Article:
Employment Law Blog

News, trends and analysis in employment law and HR

Search Blog

May 15, 2017

Employer unlawfully discriminated against unmarried pregnant employee in Oregon

Harassment & DiscriminationTermination & Resignation 

In a rare case, an unmarried teacher recently won a victory against her employer by applying Oregon’s law protecting individuals from discrimination based on marital status. The teacher worked at a Christian university, which required her to adhere to a certain moral standard. When she revealed that she was pregnant, unmarried, and living with her boyfriend, her employer gave her the options of ending her cohabitation, marrying the father of her child, or losing her job. When she declined the first two options, the university terminated her employment.

Court Finds University’s Defense Unconvincing

The university rationalized that it wasn’t discriminating against the teacher based on her status (unmarried) but on her conduct (engaging in sex outside of marriage). However, the court wasn’t convinced by the employer’s argument and determined that the employee’s marital status wasn’t distinguishable from her conduct as a single woman. By terminating the employee for engaging in sex outside of marriage, the university was discriminating against her based on marital status (Richardson v. Northwest Christian University, D Or, March 2017).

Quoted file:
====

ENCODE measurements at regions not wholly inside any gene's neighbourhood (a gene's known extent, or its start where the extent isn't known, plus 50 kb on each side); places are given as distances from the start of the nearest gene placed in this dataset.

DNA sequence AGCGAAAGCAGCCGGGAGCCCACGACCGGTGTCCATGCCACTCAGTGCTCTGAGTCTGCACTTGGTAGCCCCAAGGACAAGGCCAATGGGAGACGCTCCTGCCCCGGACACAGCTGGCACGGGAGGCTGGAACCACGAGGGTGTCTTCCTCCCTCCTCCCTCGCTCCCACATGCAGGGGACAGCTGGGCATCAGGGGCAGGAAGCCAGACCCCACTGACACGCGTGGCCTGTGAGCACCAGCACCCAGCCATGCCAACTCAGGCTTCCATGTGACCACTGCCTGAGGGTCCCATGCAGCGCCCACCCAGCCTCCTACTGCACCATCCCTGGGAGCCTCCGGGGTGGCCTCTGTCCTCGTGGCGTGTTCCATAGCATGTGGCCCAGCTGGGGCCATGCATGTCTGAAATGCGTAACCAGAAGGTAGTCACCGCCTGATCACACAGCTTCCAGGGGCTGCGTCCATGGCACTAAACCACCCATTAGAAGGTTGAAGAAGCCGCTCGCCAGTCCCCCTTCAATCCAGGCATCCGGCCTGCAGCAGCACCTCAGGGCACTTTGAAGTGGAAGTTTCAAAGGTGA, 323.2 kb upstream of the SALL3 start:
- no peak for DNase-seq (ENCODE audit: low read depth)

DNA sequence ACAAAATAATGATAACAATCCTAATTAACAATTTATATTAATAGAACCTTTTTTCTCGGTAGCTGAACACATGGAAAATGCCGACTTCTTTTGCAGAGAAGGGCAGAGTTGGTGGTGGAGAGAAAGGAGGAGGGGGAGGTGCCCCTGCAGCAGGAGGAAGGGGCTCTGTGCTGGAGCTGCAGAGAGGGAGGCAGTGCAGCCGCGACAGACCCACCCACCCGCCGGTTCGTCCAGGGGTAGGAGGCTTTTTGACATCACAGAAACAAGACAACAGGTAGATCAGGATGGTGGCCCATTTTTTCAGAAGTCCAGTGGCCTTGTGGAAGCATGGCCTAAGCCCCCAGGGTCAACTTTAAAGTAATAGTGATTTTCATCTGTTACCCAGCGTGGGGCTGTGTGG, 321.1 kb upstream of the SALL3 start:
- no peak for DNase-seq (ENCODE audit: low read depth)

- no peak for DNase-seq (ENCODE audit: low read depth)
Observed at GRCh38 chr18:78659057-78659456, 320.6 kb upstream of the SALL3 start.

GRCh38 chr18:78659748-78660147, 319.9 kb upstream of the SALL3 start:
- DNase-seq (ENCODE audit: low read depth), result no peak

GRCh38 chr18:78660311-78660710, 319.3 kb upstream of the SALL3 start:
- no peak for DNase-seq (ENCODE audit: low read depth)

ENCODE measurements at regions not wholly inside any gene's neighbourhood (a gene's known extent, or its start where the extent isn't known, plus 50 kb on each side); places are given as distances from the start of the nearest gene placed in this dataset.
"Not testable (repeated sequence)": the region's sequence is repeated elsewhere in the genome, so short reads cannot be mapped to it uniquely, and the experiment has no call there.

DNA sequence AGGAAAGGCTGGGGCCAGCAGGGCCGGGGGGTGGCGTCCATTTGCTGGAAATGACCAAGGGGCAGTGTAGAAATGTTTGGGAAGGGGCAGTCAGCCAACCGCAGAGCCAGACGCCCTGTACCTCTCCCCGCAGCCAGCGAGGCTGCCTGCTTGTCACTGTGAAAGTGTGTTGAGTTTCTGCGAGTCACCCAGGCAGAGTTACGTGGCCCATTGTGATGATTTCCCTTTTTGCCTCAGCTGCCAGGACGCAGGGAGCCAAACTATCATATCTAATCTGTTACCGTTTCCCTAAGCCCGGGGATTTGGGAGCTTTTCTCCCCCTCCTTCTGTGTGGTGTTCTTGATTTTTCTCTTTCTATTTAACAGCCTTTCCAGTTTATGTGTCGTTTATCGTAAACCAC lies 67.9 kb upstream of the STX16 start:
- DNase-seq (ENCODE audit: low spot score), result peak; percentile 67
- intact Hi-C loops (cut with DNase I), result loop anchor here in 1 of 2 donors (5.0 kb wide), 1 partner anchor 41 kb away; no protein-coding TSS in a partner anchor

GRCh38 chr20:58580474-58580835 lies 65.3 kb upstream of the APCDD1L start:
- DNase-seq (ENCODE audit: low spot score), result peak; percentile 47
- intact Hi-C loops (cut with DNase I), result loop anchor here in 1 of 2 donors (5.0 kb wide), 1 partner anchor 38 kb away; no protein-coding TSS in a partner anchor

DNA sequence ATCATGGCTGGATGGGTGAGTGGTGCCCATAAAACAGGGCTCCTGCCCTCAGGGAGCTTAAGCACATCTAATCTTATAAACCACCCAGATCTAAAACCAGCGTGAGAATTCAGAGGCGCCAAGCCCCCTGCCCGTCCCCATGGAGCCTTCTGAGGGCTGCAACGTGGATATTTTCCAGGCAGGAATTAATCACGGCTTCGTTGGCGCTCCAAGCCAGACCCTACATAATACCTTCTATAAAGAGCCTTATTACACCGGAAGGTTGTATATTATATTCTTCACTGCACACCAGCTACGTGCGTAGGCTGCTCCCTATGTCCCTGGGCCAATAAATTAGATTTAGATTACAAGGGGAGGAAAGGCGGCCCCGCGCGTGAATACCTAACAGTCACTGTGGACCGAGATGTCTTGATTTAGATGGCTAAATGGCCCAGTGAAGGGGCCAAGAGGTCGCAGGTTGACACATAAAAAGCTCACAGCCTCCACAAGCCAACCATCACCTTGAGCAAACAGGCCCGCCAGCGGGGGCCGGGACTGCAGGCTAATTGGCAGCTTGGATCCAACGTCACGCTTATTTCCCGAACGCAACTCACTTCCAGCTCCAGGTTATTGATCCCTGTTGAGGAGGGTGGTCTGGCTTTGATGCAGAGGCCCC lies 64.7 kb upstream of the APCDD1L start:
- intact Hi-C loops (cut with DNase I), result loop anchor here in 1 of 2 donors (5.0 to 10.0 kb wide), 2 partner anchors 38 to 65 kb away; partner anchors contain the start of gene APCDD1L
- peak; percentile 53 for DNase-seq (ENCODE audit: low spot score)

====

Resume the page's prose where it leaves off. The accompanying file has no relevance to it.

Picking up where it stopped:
Tips for Employers: Are Your Policies Treating People Differently Based on Marital Status?

This case brings to light an Oregon law that isn’t often discussed or applied. While most employers are unlikely to adopt a policy similar to this Christian university, this case still serves as a reminder to ensure that your company policies are not discriminating against employees based on whether they are married or unmarried. While there may be certain laws that provide employees with different benefits based on marital status (e.g., the federal Family and Medical Leave Act (FMLA) allows an employee to take time off to care for a spouse, but not an unmarried significant other), you should be careful if your policies are treating people differently based on their marital status. If you are unsure whether your policy or benefits are running afoul of Oregon law, be sure to talk with your Vigilant employment attorney.

Comments